The Economist’s leader of September 9th 1939 at the outbreak of the second world war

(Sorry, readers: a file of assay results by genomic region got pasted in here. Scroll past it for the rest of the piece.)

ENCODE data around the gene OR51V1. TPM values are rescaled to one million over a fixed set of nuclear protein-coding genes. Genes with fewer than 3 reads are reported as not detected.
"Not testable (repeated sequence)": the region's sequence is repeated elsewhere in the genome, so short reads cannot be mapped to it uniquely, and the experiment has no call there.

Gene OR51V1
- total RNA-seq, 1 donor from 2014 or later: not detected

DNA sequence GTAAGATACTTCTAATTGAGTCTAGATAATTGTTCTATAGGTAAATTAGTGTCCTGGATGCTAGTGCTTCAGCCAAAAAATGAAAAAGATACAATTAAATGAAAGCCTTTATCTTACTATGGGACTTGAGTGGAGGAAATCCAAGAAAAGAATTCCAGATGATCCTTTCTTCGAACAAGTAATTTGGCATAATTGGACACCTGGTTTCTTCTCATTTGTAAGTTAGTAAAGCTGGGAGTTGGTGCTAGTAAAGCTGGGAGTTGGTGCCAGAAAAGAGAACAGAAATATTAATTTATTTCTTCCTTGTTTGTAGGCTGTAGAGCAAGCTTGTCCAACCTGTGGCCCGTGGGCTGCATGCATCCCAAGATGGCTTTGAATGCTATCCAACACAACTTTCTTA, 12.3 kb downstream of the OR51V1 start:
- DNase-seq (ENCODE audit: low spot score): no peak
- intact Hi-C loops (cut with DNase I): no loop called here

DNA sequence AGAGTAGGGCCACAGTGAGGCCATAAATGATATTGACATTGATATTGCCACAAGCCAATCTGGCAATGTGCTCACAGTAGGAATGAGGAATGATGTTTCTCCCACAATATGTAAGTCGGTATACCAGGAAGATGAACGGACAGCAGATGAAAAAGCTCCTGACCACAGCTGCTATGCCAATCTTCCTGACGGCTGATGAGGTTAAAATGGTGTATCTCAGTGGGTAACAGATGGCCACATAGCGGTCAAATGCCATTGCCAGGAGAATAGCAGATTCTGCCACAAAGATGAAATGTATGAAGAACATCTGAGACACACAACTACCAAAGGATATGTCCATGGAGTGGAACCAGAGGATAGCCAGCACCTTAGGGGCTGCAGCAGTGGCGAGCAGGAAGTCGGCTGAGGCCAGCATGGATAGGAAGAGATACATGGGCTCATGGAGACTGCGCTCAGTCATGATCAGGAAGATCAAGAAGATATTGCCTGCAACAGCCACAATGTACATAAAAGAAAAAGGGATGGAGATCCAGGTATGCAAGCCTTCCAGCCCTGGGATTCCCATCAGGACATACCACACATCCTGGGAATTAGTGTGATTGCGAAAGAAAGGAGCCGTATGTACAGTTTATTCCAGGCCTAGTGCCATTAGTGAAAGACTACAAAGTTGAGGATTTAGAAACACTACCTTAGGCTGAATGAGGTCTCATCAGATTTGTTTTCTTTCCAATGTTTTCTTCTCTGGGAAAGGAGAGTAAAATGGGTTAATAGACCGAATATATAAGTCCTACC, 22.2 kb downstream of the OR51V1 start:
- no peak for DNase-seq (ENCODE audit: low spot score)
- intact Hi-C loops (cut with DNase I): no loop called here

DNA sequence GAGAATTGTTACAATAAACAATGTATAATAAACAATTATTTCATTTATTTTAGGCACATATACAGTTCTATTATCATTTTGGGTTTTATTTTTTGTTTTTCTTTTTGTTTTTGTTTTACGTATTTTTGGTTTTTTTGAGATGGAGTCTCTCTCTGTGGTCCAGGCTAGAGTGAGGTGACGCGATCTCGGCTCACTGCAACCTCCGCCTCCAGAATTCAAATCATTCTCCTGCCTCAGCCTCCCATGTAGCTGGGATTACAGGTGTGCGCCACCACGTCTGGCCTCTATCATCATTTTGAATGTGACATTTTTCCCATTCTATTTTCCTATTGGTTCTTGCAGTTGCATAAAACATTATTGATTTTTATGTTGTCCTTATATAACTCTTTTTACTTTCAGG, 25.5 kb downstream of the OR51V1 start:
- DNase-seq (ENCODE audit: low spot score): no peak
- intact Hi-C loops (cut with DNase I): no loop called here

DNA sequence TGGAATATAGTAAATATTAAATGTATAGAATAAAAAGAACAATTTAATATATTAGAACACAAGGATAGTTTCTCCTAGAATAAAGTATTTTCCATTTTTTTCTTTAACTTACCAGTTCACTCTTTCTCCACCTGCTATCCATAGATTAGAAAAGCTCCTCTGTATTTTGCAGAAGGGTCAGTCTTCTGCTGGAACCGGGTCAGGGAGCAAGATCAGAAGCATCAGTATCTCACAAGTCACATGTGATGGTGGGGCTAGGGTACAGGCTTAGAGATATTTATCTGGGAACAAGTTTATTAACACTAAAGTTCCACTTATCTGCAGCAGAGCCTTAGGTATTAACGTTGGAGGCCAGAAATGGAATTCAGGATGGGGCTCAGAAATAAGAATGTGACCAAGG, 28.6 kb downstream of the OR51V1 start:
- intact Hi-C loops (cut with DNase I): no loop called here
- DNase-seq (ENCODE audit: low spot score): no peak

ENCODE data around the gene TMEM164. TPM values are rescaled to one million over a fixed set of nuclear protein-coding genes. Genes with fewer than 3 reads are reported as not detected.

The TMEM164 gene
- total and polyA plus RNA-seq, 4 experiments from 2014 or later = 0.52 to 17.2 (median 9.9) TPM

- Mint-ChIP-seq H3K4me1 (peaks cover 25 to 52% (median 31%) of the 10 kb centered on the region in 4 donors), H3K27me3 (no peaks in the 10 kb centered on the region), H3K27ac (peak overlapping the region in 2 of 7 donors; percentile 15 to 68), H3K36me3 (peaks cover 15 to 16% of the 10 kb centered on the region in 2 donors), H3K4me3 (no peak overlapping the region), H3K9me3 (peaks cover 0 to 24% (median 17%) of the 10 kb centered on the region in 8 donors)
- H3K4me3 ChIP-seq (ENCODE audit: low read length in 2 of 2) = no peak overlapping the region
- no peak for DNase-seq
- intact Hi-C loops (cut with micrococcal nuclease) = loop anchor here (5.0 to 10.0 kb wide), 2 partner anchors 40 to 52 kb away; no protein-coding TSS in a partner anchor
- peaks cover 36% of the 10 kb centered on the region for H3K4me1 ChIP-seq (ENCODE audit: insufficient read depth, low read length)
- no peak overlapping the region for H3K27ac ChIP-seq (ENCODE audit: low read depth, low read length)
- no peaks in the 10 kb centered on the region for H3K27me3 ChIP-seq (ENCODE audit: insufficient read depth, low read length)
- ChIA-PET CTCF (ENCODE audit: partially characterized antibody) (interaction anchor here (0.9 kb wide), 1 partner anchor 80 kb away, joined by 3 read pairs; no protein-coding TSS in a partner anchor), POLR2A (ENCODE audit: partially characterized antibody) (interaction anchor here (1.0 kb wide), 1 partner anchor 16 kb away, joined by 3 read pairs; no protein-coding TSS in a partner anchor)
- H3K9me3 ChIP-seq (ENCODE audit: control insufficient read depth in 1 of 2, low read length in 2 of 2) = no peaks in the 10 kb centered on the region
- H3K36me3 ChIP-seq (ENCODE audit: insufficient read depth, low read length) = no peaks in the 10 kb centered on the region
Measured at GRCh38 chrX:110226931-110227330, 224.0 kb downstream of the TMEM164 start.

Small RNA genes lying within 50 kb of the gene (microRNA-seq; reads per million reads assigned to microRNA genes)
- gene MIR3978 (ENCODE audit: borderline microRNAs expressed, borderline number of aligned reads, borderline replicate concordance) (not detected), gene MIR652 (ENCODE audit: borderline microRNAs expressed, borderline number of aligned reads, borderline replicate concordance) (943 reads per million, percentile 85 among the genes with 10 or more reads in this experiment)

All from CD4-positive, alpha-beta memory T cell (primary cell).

IN the last issue of The Economist we were able to carry the chronicle of great events up to the German 16-point "offer" broadcast to the world on Thursday night. It was suggested at the time that the "offer" was a piece of propaganda, since it had only been communicated to Poland two hours before it was declared by Berlin to have been rejected.* What could not be known when this comment was penned in the small hours of Friday morning was that even the British Government itself had had no knowledge of the "terms" save such as could be gathered by the Ambassador from a gabbled recital in German by the excited Ribbentrop. Nor was there then any possibility of knowing that Hitler had given his army and his air force orders to attack Poland at dawn, without further excuse or formal declaration of war.
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